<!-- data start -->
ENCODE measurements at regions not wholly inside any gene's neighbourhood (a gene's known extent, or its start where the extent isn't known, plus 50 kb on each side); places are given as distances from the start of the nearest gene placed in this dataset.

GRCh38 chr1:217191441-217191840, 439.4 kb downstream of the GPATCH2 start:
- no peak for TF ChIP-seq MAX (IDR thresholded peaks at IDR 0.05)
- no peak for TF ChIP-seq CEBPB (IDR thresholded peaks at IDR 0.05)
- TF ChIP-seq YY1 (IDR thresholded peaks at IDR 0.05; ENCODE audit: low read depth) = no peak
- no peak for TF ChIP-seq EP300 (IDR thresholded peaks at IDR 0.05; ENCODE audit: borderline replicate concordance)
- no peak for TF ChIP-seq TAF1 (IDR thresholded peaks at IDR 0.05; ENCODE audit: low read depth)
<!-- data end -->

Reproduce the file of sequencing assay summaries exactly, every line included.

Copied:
ENCODE measurements at regions not wholly inside any gene's neighbourhood (a gene's known extent, or its start where the extent isn't known, plus 50 kb on each side); places are given as distances from the start of the nearest gene placed in this dataset.

GRCh38 chr1:217191441-217191840, 439.4 kb downstream of the GPATCH2 start:
- no peak for TF ChIP-seq MAX (IDR thresholded peaks at IDR 0.05)
- no peak for TF ChIP-seq CEBPB (IDR thresholded peaks at IDR 0.05)
- TF ChIP-seq YY1 (IDR thresholded peaks at IDR 0.05; ENCODE audit: low read depth) = no peak
- no peak for TF ChIP-seq EP300 (IDR thresholded peaks at IDR 0.05; ENCODE audit: borderline replicate concordance)
- no peak for TF ChIP-seq TAF1 (IDR thresholded peaks at IDR 0.05; ENCODE audit: low read depth)